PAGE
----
The Differences Between Steel and Aluminum
As two of the most popular materials in the world for metal fabrication and welding, steel and aluminum are widely used for projects across various industries. Whether you are constructing automotive frames or large metal tanks, you will likely need to use steel, aluminum, or a combination of both materials. While they share many similarities in terms of appearance, steel and aluminum differ in many ways. As leading providers of quality metal products for many applications, LWS Manufacturing & Welding understands the importance of using the correct materials for your project. That is why we have compiled some information on the differences between steel and aluminum to help you determine which material is right for your needs and budget.
4 Differences Between Steel and Aluminum
Though steel and aluminum are both used for a variety of metal fabrication and welding projects, it is crucial to understand the following differences:
The cost of aluminum and steel constantly fluctuates based on global supply and demand, transportation costs, and the economy. Despite this fluctuation, a pound of steel typically costs less than a pound of aluminum. These savings tend to increase when buying in bulk, making steel a great choice for projects that require a large amount of raw materials.
2. Corrosion Resistance
Resistance to rust and corrosion is a crucial factor when determining the right material for your project, especially if the finished product will be exposed to the elements. Aluminum is covered by a layer of aluminum oxide that protects the metal from exposure to oxygen, preventing rust. Steel often requires a layer of paint to protect it from rust and corrosion, though stainless steel is available as a rust-resistant and more expensive alternative.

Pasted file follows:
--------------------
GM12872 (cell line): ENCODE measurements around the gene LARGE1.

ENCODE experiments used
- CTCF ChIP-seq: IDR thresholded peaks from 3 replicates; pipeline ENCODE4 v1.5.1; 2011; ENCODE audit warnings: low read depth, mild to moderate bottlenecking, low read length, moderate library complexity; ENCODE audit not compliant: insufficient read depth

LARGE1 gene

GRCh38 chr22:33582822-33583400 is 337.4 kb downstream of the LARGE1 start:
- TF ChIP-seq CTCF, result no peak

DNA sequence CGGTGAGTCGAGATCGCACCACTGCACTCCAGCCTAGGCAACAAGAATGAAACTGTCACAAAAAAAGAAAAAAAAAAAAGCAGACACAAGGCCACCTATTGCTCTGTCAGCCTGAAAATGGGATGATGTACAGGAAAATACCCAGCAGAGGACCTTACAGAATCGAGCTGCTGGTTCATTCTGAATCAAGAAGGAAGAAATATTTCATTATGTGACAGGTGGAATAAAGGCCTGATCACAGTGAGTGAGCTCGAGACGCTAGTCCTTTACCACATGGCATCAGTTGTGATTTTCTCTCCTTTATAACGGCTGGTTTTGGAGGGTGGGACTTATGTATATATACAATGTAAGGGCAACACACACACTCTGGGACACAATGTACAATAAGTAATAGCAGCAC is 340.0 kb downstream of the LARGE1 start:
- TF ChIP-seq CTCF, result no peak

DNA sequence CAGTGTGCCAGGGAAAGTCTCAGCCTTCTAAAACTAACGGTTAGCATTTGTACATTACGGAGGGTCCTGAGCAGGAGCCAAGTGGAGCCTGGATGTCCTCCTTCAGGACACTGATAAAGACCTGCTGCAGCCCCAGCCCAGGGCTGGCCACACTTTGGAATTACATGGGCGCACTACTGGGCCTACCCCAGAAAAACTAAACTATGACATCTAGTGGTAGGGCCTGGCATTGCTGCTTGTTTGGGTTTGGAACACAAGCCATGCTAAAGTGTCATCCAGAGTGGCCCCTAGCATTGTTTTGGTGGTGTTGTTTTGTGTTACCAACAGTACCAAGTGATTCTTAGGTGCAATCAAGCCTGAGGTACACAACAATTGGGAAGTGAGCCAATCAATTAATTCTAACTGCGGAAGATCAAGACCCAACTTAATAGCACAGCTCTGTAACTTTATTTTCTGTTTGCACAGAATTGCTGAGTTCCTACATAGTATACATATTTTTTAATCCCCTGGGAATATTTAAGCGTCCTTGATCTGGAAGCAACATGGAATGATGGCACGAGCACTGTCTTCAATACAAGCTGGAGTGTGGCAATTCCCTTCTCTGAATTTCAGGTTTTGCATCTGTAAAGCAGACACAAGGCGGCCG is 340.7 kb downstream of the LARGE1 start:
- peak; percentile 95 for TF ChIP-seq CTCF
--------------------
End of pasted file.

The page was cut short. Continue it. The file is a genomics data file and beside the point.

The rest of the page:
Though steel is more susceptible to rust and corrosion without the right precautions, it is harder and stronger than aluminum. While aluminum can become stronger in cold environments, it is more prone to dents, scratches, and other forms of damage. Steel is less prone to warping or bending from weight, force, or heat, making it one of the most durable options on the market.
Steel has a weight/density ratio that is roughly 2.5 times that of aluminum, making it stronger and heavier. This increased weight also makes steel less malleable and more difficult to work with at times. Aluminum is more flexible and elastic than steel, making it a better choice for intricate designs and patterns. These qualities are why steel and aluminum are often used on the same project, as each material is suitable for different elements.
To learn more about our fabrication and welding services or to discuss the details of your project, get in touch with the team at LWS Manufacturing & Welding. We can be reached through our online contact form and will be happy to answer any questions you may have regarding our services.